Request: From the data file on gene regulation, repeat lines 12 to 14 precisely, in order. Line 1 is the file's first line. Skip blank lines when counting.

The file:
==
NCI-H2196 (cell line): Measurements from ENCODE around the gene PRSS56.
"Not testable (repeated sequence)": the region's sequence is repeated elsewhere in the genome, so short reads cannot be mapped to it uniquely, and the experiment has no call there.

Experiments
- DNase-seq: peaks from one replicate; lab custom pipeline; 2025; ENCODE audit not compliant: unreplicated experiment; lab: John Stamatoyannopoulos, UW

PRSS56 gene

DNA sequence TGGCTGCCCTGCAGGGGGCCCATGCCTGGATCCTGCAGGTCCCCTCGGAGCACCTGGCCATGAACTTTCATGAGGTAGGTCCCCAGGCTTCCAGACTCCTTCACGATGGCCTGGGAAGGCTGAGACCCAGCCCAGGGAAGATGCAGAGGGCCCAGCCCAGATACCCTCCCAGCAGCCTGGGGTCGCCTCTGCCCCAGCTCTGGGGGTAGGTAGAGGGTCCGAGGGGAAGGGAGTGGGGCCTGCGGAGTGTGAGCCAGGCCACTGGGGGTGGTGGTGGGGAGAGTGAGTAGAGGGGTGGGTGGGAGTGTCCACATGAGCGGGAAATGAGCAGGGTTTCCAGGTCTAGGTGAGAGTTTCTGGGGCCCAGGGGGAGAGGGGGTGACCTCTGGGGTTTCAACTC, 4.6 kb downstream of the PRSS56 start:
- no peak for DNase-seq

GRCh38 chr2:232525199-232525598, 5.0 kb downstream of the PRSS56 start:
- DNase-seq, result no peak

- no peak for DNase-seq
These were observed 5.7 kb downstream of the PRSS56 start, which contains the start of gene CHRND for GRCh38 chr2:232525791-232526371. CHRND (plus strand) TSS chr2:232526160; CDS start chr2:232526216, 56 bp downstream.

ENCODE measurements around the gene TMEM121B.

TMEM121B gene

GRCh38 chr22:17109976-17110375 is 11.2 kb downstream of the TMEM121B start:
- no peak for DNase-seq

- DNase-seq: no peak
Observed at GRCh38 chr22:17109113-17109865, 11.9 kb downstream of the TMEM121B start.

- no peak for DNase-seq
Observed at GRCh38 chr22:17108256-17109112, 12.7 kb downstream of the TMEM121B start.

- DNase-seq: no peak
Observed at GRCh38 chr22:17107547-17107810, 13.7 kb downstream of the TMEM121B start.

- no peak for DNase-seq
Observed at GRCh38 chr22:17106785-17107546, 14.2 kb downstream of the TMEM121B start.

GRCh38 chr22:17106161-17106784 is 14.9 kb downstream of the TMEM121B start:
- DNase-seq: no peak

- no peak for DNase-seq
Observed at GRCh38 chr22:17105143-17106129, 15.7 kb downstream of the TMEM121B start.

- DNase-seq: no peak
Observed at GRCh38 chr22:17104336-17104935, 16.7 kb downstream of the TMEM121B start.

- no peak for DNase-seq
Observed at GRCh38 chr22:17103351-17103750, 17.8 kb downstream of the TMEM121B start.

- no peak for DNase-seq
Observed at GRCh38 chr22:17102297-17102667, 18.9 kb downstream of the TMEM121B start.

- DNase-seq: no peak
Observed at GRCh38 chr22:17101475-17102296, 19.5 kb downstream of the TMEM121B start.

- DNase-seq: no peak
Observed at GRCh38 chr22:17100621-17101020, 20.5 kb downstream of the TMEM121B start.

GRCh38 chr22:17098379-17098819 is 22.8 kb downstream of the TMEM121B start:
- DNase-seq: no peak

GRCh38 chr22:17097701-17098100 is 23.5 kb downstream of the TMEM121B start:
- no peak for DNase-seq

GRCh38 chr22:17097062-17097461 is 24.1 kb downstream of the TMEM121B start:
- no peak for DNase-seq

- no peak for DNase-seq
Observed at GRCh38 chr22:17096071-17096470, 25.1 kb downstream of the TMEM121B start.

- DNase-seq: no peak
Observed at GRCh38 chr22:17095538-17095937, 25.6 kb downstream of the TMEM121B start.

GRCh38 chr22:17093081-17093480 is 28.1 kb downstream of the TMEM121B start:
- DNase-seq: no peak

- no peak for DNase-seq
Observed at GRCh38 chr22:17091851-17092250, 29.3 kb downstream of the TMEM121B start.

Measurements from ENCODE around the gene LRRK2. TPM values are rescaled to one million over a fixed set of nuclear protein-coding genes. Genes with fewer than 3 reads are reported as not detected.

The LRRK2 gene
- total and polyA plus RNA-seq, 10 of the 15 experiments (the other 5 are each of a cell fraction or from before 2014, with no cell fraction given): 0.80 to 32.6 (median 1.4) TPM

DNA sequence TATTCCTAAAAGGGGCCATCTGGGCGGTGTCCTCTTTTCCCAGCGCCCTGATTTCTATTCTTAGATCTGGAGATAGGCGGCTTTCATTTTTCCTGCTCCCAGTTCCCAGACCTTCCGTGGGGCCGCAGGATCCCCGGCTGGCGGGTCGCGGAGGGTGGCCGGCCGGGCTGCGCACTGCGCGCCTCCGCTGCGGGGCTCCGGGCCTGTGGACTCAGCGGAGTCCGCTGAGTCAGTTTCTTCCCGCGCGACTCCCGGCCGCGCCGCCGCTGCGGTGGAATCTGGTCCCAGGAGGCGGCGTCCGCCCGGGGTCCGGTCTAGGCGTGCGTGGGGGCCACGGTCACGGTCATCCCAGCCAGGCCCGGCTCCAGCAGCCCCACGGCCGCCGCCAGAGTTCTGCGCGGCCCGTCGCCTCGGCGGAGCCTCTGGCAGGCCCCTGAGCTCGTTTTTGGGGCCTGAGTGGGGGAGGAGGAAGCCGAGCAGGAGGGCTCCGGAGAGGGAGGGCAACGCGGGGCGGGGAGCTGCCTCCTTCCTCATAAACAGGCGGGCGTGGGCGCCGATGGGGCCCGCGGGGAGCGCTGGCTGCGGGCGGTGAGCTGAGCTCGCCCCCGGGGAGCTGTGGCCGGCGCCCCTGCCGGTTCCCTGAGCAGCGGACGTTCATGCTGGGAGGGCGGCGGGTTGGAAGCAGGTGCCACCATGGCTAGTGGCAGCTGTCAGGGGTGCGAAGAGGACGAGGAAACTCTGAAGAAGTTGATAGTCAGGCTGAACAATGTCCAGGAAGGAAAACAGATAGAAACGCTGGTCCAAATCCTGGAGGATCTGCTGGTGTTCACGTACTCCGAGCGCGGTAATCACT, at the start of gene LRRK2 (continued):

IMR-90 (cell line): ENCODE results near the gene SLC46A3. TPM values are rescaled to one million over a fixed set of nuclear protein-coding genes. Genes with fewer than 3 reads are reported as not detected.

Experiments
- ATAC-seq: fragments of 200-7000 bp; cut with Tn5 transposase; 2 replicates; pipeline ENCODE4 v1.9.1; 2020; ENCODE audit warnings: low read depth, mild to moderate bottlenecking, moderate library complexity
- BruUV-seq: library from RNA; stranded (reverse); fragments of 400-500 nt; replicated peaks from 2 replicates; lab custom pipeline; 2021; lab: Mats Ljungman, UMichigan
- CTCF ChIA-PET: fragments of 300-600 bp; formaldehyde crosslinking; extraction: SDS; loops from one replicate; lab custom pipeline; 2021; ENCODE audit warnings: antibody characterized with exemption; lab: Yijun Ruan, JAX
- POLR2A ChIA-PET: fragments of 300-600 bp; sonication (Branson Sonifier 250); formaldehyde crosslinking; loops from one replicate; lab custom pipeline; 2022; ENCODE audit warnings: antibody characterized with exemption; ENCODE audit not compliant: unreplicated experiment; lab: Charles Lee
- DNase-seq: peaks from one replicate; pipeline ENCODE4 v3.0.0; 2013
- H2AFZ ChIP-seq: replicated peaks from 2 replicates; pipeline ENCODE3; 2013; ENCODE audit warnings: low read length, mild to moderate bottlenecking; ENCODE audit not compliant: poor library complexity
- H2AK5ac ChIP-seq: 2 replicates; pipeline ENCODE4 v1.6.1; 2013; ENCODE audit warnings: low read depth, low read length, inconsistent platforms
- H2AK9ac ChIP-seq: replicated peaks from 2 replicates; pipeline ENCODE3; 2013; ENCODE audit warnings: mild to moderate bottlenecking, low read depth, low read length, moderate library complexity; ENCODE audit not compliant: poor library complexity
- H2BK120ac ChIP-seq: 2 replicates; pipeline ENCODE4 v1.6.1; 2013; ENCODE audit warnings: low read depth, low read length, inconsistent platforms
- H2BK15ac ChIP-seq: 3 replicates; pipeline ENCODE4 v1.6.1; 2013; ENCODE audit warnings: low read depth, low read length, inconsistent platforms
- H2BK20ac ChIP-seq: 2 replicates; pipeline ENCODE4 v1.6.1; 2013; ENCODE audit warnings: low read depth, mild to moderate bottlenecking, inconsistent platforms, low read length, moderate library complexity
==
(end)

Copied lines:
ENCODE measurements around the gene TMEM121B.

TMEM121B gene

GRCh38 chr22:17109976-17110375 is 11.2 kb downstream of the TMEM121B start: